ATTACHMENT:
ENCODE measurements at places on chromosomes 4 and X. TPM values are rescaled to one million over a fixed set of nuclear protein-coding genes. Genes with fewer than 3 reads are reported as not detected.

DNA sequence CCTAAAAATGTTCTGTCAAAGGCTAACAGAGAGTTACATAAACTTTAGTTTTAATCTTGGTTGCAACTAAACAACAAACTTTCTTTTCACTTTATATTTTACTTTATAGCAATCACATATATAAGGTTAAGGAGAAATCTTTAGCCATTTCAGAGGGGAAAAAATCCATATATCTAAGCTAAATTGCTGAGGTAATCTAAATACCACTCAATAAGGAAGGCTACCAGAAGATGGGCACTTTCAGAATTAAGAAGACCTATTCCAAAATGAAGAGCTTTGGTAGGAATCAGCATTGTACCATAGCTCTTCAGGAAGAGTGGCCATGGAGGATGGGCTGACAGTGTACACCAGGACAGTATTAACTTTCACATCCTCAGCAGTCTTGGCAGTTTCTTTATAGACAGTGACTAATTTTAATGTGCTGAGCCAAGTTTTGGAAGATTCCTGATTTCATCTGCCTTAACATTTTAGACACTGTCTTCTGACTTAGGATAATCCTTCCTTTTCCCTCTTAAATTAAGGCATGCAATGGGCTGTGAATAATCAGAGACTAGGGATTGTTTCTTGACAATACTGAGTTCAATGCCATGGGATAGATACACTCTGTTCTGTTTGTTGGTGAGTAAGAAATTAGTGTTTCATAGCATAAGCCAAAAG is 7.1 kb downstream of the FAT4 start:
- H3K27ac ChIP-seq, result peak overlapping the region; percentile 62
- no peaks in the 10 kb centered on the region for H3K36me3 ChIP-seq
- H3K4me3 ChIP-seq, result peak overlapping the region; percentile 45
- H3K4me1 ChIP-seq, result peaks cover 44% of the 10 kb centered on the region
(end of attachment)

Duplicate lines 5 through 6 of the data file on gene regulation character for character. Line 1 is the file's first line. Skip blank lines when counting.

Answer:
- H3K4me3 ChIP-seq, result peak overlapping the region; percentile 45
- H3K4me1 ChIP-seq, result peaks cover 44% of the 10 kb centered on the region